Lebanese president holds talks on government’s future


BEIRUT (AP) — Lebanese President Michel Aoun launched consultations with the country's political leaders over the government's future in the wake of Prime Minister Saad Hariri's suspended resignation.

Hariri resigned on Nov. 4 from Saudi Arabia, throwing his coalition government and the country into crisis, but rescinded the move after returning home, to allow time for negotiations.

He has demanded that his coalition ally, the Lebanese militant Hezbollah group, remove itself from regional conflicts, from Syria to Iraq and Yemen. Hezbollah denies playing a military role in Yemen but has fighters in both Iraq and Syria.

Aoun separately met on Monday with several officials including the head of Hezbollah's parliamentary bloc, Mohammed Raad, who later told reporters they discussed "reactivating" the government.

Raad wouldn't answer questions about Hezbollah's disassociation from regional conflict.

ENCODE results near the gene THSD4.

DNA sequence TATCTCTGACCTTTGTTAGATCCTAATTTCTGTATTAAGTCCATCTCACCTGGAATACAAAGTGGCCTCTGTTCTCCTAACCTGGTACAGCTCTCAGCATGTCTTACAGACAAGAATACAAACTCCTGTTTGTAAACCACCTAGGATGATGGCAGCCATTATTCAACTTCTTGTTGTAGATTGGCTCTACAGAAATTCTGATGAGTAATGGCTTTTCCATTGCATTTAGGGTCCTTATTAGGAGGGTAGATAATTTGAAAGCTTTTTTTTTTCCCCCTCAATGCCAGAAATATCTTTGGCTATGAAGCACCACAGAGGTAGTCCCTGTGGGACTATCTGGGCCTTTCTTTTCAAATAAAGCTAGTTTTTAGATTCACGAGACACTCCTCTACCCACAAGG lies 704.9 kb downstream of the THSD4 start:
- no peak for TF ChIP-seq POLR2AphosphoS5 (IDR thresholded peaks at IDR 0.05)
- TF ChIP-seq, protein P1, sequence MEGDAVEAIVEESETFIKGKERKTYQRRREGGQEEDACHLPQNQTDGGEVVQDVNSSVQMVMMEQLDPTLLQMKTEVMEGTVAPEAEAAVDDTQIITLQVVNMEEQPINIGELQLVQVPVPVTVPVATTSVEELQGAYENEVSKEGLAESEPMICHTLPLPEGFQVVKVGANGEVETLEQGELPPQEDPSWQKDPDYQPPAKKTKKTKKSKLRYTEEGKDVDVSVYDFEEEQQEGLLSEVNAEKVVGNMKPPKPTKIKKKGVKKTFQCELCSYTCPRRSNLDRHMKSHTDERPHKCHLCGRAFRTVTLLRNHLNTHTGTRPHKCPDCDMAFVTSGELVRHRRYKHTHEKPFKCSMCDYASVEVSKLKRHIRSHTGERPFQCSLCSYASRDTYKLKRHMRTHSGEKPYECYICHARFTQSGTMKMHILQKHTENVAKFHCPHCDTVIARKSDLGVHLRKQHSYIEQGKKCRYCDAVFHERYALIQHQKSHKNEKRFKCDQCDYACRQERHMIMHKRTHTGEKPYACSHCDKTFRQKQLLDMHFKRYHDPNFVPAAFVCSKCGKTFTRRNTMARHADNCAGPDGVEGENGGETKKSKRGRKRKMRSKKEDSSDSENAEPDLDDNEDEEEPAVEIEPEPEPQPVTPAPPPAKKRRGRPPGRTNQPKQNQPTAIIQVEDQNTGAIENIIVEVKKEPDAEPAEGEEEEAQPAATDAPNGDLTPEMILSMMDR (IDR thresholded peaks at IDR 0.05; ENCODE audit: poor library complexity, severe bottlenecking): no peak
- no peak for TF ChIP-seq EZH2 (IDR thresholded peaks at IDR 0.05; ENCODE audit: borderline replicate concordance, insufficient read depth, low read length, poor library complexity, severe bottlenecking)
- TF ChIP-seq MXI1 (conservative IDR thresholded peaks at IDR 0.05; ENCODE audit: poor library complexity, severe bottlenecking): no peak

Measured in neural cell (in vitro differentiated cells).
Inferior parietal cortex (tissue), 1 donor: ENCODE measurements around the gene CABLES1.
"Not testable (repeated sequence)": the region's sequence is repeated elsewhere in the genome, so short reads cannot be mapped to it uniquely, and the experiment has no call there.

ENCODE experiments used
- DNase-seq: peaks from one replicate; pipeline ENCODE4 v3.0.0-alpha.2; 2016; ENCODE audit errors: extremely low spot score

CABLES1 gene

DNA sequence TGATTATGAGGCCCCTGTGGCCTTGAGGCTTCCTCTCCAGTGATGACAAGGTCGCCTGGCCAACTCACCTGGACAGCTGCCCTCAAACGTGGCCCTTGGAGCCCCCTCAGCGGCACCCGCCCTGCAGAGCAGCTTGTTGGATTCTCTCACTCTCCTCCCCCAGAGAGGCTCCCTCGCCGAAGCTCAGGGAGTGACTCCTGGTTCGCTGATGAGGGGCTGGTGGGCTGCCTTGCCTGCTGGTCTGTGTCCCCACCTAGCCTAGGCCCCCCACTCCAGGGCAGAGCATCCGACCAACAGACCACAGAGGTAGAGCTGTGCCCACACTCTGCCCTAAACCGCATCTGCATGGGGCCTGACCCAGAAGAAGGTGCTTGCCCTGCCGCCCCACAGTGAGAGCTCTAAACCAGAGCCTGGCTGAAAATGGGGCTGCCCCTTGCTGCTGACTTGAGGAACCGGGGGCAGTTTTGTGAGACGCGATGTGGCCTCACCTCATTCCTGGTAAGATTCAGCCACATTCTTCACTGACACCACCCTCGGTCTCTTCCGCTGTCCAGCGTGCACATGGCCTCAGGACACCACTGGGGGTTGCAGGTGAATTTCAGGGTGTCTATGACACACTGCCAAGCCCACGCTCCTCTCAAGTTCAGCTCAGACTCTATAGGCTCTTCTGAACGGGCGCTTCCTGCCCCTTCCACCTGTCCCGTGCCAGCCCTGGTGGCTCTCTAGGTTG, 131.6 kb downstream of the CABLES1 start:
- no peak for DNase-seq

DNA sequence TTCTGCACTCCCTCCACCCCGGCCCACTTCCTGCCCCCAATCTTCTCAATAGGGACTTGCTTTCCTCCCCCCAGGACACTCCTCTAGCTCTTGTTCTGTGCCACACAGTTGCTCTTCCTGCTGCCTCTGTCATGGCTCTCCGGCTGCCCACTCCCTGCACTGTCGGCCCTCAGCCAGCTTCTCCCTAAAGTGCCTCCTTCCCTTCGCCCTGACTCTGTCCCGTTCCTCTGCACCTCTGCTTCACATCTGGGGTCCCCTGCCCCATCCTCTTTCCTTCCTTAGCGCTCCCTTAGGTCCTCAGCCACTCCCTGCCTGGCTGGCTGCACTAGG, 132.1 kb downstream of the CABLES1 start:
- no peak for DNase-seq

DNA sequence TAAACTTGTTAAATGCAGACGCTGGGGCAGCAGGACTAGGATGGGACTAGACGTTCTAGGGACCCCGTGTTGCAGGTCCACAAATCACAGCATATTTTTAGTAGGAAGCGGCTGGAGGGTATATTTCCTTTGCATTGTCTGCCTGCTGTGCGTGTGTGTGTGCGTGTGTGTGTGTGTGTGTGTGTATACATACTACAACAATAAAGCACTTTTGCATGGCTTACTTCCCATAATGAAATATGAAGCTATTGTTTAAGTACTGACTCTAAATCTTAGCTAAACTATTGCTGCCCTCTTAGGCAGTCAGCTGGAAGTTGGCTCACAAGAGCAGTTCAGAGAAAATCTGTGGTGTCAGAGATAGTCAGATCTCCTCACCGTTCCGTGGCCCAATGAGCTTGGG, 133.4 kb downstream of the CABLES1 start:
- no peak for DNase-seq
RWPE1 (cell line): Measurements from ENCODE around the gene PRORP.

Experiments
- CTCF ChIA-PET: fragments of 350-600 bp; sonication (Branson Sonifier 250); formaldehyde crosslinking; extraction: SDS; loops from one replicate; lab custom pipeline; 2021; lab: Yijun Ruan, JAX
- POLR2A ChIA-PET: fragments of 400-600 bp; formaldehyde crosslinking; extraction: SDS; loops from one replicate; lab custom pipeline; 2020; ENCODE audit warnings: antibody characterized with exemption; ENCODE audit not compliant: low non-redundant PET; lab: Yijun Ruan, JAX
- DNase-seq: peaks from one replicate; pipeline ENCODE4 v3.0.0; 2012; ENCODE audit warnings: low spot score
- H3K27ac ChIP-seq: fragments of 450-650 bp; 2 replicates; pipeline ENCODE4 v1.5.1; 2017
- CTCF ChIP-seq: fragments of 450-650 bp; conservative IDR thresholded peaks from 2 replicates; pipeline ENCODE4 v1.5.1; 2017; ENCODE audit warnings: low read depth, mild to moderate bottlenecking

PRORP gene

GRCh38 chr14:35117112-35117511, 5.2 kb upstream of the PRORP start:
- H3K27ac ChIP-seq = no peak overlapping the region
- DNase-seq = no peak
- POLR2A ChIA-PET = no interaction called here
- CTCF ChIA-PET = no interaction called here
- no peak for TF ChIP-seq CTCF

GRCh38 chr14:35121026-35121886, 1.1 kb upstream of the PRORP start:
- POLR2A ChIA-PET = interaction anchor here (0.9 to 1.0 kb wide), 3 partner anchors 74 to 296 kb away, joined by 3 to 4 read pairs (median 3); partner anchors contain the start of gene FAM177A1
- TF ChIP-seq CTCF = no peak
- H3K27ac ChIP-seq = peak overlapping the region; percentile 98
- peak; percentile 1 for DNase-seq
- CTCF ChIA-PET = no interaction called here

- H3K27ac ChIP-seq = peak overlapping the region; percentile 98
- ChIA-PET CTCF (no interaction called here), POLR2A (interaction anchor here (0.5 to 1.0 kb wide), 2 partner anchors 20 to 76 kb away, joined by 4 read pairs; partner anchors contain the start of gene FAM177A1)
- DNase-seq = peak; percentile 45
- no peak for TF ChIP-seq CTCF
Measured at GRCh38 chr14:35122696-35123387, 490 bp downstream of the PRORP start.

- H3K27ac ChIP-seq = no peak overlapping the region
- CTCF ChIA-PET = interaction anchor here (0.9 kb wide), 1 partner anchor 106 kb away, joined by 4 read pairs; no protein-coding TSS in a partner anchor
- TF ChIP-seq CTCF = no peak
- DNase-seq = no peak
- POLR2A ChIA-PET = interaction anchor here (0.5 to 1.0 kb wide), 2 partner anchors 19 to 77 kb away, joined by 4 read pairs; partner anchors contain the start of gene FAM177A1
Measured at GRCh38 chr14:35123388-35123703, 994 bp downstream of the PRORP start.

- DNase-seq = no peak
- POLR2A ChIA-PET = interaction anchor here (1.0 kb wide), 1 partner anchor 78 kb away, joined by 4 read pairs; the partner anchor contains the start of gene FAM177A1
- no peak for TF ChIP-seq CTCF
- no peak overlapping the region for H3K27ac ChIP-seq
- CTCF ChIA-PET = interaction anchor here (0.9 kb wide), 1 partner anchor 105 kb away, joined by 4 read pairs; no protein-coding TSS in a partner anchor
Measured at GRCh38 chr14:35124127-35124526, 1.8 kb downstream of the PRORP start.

Christian leader Samir Geagea, a harsh critic of Hezbollah, told reporters after meeting Aoun that his group will not resign from the government.

"Disassociation should be in action and not through words, this means actively withdrawing from the region's conflict," he said, referring to Hezbollah.

Saudi Arabia and Iran are fighting proxy wars in the region and the conflict has affected Lebanon over the past years.

Hariri's resignation came amid mounting tensions between Saudi Arabia and Iran. Saudi Arabia has accused Hezbollah of declaring war on the kingdom by supporting Yemen's Houthi rebels, who fired a ballistic missile the night of Hariri's resignation that was intercepted near Riyadh.

Saudi Arabia's powerful Crown Prince Mohammed bin Salman told the New York Times last week that the bottom line is that Hariri is not going to continue to provide political cover for a Lebanese government that is essentially controlled by Hezbollah which is essentially controlled by Iran.